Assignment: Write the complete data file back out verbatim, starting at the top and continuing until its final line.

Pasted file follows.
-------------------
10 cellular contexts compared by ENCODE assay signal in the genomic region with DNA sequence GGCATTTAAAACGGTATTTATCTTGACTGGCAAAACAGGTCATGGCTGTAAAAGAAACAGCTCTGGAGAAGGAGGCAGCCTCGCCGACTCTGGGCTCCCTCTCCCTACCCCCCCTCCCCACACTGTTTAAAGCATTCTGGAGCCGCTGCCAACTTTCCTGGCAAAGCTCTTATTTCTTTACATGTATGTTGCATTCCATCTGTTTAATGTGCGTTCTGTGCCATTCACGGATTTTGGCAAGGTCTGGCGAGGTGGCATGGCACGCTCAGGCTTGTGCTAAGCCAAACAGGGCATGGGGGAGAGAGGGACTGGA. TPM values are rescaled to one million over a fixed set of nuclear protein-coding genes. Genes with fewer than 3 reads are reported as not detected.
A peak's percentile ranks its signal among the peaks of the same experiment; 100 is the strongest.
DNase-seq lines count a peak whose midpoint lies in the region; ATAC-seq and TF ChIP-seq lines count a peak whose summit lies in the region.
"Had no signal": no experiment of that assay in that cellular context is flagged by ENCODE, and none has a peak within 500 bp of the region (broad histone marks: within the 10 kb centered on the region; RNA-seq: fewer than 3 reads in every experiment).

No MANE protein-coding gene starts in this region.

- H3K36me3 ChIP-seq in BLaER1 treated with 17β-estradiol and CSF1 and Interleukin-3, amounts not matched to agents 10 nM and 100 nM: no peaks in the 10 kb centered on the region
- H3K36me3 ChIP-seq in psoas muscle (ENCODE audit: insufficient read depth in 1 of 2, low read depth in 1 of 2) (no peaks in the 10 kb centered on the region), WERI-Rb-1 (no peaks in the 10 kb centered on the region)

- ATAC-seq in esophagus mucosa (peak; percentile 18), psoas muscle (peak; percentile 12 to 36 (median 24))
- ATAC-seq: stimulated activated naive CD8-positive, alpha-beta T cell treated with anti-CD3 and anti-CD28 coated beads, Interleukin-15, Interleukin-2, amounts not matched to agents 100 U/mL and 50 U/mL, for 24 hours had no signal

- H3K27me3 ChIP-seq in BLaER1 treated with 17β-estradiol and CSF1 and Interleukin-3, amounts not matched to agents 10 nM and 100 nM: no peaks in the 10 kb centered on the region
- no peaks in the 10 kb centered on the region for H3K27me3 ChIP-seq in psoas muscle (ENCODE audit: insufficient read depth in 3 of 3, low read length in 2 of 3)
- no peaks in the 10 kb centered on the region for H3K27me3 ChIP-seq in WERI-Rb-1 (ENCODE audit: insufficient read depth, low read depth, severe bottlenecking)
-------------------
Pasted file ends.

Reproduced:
10 cellular contexts compared by ENCODE assay signal in the genomic region with DNA sequence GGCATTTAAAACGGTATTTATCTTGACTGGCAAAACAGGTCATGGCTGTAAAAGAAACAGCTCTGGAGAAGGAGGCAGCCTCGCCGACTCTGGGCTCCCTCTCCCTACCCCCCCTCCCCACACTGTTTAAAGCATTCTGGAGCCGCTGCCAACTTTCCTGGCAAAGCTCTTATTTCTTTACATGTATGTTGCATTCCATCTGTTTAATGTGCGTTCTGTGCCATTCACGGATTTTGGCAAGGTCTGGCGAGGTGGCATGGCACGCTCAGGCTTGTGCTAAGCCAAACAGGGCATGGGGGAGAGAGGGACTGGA. TPM values are rescaled to one million over a fixed set of nuclear protein-coding genes. Genes with fewer than 3 reads are reported as not detected.
A peak's percentile ranks its signal among the peaks of the same experiment; 100 is the strongest.
DNase-seq lines count a peak whose midpoint lies in the region; ATAC-seq and TF ChIP-seq lines count a peak whose summit lies in the region.
"Had no signal": no experiment of that assay in that cellular context is flagged by ENCODE, and none has a peak within 500 bp of the region (broad histone marks: within the 10 kb centered on the region; RNA-seq: fewer than 3 reads in every experiment).

No MANE protein-coding gene starts in this region.

- H3K36me3 ChIP-seq in BLaER1 treated with 17β-estradiol and CSF1 and Interleukin-3, amounts not matched to agents 10 nM and 100 nM: no peaks in the 10 kb centered on the region
- H3K36me3 ChIP-seq in psoas muscle (ENCODE audit: insufficient read depth in 1 of 2, low read depth in 1 of 2) (no peaks in the 10 kb centered on the region), WERI-Rb-1 (no peaks in the 10 kb centered on the region)

- ATAC-seq in esophagus mucosa (peak; percentile 18), psoas muscle (peak; percentile 12 to 36 (median 24))
- ATAC-seq: stimulated activated naive CD8-positive, alpha-beta T cell treated with anti-CD3 and anti-CD28 coated beads, Interleukin-15, Interleukin-2, amounts not matched to agents 100 U/mL and 50 U/mL, for 24 hours had no signal

- H3K27me3 ChIP-seq in BLaER1 treated with 17β-estradiol and CSF1 and Interleukin-3, amounts not matched to agents 10 nM and 100 nM: no peaks in the 10 kb centered on the region
- no peaks in the 10 kb centered on the region for H3K27me3 ChIP-seq in psoas muscle (ENCODE audit: insufficient read depth in 3 of 3, low read length in 2 of 3)
- no peaks in the 10 kb centered on the region for H3K27me3 ChIP-seq in WERI-Rb-1 (ENCODE audit: insufficient read depth, low read depth, severe bottlenecking)